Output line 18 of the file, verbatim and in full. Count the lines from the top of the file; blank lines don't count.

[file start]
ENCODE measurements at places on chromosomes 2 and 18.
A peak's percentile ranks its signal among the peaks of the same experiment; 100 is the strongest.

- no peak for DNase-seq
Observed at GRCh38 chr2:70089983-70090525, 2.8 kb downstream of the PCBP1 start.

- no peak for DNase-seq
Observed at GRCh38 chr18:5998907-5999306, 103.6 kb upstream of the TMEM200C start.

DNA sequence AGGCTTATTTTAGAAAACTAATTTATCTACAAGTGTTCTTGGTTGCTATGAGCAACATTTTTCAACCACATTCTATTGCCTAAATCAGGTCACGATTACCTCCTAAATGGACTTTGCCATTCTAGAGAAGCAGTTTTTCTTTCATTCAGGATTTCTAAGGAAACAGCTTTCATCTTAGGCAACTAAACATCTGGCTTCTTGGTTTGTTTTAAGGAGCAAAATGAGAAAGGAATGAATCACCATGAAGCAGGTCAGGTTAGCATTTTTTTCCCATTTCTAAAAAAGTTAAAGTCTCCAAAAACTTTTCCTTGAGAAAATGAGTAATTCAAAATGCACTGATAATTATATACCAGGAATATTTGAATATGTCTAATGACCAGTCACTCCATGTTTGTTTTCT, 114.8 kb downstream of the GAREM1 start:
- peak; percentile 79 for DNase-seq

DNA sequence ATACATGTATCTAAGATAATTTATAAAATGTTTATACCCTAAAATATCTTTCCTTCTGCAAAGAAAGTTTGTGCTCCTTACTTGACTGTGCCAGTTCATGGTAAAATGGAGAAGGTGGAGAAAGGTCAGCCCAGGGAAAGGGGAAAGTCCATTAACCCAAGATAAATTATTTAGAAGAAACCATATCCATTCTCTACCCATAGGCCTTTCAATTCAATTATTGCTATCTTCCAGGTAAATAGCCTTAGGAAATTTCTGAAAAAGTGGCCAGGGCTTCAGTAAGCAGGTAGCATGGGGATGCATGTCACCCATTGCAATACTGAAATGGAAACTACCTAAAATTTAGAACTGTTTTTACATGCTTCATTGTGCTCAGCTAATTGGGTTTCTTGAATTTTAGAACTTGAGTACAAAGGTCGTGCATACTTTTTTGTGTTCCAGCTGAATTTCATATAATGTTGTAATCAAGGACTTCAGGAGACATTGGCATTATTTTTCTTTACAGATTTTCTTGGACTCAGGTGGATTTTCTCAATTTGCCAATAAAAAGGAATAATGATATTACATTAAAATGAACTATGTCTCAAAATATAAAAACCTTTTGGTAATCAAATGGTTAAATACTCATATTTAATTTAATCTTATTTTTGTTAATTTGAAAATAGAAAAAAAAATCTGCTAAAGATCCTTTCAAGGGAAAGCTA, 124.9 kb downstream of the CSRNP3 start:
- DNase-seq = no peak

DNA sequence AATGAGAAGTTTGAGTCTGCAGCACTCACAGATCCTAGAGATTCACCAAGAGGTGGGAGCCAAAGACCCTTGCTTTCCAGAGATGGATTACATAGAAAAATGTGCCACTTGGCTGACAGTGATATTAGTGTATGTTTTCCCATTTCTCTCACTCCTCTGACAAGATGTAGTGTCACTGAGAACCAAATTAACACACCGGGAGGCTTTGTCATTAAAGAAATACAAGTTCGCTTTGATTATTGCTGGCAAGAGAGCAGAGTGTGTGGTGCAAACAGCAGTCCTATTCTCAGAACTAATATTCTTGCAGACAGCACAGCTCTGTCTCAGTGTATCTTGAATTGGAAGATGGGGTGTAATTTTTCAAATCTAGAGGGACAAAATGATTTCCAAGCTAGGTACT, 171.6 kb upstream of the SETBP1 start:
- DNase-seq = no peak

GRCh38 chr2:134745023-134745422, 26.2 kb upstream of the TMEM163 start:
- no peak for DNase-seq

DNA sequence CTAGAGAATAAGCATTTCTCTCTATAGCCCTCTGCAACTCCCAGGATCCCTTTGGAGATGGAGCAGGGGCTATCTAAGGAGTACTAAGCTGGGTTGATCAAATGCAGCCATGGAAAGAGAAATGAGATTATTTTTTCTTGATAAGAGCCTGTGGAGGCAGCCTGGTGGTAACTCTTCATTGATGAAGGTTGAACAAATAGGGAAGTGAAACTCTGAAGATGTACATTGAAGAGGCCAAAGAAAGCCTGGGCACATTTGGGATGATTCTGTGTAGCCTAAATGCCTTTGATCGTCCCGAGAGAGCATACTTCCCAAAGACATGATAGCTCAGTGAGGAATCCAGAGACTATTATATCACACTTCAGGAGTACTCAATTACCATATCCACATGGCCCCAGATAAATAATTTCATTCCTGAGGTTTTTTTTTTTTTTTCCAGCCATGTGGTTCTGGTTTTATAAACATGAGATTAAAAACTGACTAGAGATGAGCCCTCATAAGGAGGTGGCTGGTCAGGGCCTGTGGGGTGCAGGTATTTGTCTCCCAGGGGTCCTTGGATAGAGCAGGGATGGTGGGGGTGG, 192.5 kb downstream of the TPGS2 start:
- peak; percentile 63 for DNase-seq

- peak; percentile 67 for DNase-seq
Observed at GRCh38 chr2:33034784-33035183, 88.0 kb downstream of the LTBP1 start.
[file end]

Observed at GRCh38 chr2:33034784-33035183, 88.0 kb downstream of the LTBP1 start.